Feral Hogs Overrunning Virginia Beaches

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Wild pigs whose blood lines likely date to Virginia's earliest white settlers are tearing up sensitive beach lands with their tusks and threatening rare plants at Back Bay National Wildlife Refuge.

As a result, the state is considering ways to limit the numbers of the hairy, snorting hogs.

They include expanding annual hunts, trapping and removing some of the animals, and baiting and killing a certain number each year and donating the meat to homeless shelters.

"Clearly, something more needs to be done," said Bob Duncan, state wildlife division director. "The hog population down there is exploding."

Duncan conducted a study in which all 16 female pigs that were examined were either pregnant or lactating.

"When 100 percent of your sample is successfully breeding, that's an incredible sign that your population is doing quite well," he said.

The feral pigs, each weighing more than 100 pounds, are thought to have arrived on Virginia Beach's remote coastline as domesticated pigs accompanying English settlers in the 1600s.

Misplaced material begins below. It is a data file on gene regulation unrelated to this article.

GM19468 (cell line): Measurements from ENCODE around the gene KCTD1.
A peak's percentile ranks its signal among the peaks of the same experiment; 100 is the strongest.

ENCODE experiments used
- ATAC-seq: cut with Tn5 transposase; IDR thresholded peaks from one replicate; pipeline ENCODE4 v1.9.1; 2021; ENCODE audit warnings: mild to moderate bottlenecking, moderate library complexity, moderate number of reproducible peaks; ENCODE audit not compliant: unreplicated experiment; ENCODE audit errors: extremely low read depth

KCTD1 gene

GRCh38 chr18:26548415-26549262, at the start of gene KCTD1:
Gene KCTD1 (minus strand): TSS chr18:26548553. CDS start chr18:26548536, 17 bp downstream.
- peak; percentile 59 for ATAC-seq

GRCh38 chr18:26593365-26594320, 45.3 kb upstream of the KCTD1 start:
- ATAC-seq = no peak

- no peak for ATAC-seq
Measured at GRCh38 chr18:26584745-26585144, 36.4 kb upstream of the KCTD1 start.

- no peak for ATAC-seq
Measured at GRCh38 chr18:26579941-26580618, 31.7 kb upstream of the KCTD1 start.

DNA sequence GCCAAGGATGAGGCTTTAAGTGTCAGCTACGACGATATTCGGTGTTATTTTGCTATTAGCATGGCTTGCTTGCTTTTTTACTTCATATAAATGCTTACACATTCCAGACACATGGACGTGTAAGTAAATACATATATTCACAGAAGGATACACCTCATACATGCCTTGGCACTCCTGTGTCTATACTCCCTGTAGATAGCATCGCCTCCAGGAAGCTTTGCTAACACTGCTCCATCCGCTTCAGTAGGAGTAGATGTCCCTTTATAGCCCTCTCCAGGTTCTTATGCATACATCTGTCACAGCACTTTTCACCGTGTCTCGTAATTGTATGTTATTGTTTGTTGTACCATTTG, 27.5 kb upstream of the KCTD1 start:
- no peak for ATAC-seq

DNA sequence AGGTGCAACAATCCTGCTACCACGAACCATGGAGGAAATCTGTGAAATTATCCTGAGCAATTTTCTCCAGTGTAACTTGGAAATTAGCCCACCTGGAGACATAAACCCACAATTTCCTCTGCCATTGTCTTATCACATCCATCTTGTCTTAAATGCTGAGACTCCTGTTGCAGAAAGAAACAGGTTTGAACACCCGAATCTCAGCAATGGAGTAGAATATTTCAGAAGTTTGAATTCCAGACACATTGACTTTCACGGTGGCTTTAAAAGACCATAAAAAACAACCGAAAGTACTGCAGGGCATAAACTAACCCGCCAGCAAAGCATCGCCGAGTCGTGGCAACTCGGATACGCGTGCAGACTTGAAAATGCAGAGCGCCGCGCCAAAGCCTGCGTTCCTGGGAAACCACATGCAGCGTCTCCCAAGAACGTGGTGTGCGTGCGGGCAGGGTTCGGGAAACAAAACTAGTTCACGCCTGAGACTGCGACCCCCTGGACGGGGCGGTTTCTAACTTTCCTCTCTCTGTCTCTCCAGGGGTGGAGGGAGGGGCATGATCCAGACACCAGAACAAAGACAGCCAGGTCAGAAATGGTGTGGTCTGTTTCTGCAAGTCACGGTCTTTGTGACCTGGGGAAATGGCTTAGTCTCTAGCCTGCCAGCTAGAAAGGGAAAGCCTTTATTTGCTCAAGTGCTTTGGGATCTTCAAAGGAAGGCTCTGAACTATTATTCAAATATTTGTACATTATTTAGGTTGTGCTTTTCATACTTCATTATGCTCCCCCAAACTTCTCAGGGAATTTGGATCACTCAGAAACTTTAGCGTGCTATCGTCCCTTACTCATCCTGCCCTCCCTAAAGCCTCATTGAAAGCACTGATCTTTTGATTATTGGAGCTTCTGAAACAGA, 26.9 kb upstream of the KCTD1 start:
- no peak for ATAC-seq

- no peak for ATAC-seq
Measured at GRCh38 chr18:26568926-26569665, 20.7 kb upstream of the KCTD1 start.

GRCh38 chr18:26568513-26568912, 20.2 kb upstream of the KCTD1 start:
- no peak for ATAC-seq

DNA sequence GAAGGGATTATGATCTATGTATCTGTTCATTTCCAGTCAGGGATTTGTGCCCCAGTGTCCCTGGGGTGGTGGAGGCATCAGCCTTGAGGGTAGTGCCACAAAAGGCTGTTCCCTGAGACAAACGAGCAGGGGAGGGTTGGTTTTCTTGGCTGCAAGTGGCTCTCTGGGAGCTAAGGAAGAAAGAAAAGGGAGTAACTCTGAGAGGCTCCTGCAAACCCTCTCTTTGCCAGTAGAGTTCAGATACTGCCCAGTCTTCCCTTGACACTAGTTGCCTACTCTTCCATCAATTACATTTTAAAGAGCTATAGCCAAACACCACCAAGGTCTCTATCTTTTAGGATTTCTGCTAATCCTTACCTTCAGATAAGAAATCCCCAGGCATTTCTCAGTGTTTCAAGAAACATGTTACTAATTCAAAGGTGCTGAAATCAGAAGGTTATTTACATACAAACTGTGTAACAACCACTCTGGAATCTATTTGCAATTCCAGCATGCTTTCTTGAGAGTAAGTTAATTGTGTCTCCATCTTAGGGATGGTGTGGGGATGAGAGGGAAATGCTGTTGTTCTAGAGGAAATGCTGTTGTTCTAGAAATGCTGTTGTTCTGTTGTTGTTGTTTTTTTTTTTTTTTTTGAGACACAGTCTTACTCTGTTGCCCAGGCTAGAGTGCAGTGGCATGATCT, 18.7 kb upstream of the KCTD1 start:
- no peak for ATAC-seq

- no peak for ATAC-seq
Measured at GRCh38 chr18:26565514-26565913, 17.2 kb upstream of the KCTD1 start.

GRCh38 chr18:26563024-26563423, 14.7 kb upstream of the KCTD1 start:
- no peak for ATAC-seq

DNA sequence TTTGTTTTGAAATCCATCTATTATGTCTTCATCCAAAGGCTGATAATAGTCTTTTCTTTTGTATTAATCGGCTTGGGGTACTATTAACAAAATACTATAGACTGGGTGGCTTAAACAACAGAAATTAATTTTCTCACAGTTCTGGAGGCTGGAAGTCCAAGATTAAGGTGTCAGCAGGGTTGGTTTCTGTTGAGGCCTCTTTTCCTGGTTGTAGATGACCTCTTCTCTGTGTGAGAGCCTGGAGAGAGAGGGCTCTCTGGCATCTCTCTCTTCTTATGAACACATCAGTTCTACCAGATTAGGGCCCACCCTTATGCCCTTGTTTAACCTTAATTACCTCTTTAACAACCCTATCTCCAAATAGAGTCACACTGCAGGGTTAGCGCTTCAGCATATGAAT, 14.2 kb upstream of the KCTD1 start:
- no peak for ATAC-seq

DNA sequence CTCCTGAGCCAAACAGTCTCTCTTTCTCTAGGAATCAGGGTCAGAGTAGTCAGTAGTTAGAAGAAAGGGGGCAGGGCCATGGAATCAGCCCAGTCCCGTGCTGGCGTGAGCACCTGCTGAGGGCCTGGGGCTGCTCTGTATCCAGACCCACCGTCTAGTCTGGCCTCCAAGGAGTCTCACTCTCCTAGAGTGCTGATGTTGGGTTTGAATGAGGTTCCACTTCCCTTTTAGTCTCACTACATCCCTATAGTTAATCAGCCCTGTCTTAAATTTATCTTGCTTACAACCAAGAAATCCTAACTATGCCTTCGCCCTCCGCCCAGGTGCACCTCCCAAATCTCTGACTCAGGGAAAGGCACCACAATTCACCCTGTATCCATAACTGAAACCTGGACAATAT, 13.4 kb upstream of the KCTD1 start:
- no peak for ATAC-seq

They were raised for their meat and allowed to roam free amid the dunes and piney forests that today are public parkland and nature preserve.

Through the years, the hogs also have somewhat returned to their European roots: They now have straighter tails, darker skin and longer snouts. They look more like wild boars than farm pigs.

Kyle Barbour, manager of False Cape State Park, said he noticed for the first time last year that the hogs were venturing onto ocean beaches, lured by tasty crabs.

Scientists think the animals are expanding their territory for new food sources.

Scientists wouldn't venture a guess on their numbers.

"We're not talking about tens of thousands, but it's significant," Duncan said.

For years, the preserves have allowed limited hunts to curb hog numbers. About 60 hunters participated in October's hunt.

Feral hogs pose a public health threat because they are capable of carrying brucellosis and rabies. In Back Bay and False Cape, though, Duncan found no such diseases in any of the hogs he sampled between January and March.

The animals are extremely skittish around humans, taking off when they realize that someone is near. They do not see well, but have remarkable senses of hearing and smell.